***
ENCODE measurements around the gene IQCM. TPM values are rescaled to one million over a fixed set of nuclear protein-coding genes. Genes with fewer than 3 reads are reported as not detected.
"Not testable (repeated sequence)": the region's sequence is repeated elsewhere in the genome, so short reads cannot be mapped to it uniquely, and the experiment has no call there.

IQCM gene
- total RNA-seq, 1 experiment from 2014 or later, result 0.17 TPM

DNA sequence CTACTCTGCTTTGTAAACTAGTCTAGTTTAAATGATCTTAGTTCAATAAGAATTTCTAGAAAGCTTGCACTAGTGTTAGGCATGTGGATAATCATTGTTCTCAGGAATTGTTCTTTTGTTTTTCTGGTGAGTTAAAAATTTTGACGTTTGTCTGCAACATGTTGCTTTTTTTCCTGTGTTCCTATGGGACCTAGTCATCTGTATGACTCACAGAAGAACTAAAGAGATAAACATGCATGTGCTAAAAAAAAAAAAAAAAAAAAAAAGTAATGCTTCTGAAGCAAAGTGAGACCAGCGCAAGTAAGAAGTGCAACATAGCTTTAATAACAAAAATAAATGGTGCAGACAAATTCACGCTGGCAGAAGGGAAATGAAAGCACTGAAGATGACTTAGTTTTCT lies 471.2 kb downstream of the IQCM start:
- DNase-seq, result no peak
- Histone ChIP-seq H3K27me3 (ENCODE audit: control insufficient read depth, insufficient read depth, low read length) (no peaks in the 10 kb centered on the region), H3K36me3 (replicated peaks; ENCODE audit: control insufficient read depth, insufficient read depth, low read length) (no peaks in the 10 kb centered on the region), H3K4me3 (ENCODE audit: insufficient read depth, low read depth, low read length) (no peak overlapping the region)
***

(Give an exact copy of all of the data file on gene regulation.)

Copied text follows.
ENCODE measurements around the gene IQCM. TPM values are rescaled to one million over a fixed set of nuclear protein-coding genes. Genes with fewer than 3 reads are reported as not detected.
"Not testable (repeated sequence)": the region's sequence is repeated elsewhere in the genome, so short reads cannot be mapped to it uniquely, and the experiment has no call there.

IQCM gene
- total RNA-seq, 1 experiment from 2014 or later, result 0.17 TPM

DNA sequence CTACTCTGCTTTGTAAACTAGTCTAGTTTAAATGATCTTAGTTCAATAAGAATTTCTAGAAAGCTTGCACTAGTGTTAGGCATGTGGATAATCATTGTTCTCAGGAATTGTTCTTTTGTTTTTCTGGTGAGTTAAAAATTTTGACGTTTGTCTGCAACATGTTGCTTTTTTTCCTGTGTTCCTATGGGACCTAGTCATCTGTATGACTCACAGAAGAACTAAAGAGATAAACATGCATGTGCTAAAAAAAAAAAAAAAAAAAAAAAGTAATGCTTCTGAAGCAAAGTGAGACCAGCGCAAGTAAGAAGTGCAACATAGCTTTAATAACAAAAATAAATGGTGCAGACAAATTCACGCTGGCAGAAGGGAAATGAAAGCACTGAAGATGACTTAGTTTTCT lies 471.2 kb downstream of the IQCM start:
- DNase-seq, result no peak
- Histone ChIP-seq H3K27me3 (ENCODE audit: control insufficient read depth, insufficient read depth, low read length) (no peaks in the 10 kb centered on the region), H3K36me3 (replicated peaks; ENCODE audit: control insufficient read depth, insufficient read depth, low read length) (no peaks in the 10 kb centered on the region), H3K4me3 (ENCODE audit: insufficient read depth, low read depth, low read length) (no peak overlapping the region)